Rick Bosshardt said...

I have followed this issue with interest since first becoming aware of the controversy generated by MOC several years ago. Until then, I had never questioned MOC, just sighed with relief that my board-certification dated 1991 predated the requirement for MOC in my specialty of plastic surgery. My younger partner, did not and has had to re-certify twice. I have seen the stress this creates and time/cost of the process. While I do not have to particpate in MOC, throughout my 31 years of practice I have maintained my CMEs diligently. When I was a member of the AMA (I quit in protest in the wake of the Obamacare debacle), I always qualified for the annual Physicians Recognition Award. I have taken the In-Service Exam in plastic surgery every year that it has been offered. I have travled on my own dime to observe surgeons on the cutting edge of my specialty. I am sympathetic to this cause and have donated to end MOC, but I remain a bit ambivalent about abolishing MOC outright without some alternative to ensure that our profession maintains that highest standards and our patients are protected from incompetent doctors. Perhaps rather than attacking the ABIM outright, a different tack might be to push harder to get the alternative to the ABMS board, i.e. the NABPs, accepted by as many hospitals as possible. It will be difficult to break the strangehold that the ABIM, and other ABMS boards, have on the recertification process, but I believe that with time and consistent effort, it can be done.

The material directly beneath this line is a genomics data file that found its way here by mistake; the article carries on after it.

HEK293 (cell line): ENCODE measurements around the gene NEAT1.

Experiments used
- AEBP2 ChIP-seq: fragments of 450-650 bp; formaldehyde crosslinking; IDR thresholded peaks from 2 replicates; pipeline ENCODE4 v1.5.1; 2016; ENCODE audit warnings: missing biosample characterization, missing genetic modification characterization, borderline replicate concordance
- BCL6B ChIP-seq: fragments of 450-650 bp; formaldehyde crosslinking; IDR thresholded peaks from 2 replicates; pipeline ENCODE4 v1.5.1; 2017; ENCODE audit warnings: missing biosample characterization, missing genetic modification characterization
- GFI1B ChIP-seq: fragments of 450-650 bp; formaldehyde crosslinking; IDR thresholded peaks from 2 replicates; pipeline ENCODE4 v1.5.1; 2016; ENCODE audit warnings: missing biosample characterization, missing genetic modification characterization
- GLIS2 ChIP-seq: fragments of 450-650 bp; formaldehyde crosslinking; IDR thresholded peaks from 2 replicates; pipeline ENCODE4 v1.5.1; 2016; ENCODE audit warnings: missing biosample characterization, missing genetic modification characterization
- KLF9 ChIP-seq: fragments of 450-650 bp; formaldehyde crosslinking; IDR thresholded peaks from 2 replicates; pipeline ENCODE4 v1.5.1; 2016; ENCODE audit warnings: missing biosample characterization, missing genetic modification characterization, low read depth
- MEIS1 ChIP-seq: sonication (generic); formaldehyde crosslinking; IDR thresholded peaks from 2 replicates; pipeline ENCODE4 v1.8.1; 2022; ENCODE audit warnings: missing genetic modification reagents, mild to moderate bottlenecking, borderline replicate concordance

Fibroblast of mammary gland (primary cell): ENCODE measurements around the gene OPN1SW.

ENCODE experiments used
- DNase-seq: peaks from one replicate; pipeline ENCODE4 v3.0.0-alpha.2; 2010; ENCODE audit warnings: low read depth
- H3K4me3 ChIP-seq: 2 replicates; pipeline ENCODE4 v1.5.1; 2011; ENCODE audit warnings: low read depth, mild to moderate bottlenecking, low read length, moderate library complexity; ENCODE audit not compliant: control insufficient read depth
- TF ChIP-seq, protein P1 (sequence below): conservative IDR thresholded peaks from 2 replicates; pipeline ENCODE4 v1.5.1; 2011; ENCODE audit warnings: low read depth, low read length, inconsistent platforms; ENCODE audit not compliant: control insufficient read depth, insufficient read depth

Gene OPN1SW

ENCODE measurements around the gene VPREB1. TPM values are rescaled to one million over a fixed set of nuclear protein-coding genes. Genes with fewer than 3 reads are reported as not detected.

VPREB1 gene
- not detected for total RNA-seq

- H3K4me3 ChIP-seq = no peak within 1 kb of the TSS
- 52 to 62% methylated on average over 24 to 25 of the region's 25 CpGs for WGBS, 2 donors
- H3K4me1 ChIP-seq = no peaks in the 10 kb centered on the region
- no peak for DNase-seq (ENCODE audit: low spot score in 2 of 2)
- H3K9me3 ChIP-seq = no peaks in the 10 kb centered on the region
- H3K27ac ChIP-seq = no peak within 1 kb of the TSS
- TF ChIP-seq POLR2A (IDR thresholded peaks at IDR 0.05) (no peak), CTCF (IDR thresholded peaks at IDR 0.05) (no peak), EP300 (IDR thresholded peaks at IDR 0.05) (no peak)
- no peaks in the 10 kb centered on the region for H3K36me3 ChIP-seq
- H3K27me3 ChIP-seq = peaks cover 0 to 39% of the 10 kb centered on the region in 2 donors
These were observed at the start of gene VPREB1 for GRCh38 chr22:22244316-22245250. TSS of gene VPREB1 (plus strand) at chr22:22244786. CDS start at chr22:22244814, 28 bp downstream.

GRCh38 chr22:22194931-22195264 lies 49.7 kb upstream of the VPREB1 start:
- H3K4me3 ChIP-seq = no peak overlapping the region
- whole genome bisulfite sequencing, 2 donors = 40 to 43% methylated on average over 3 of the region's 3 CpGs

R. Bosshardt, MD

Unknown said...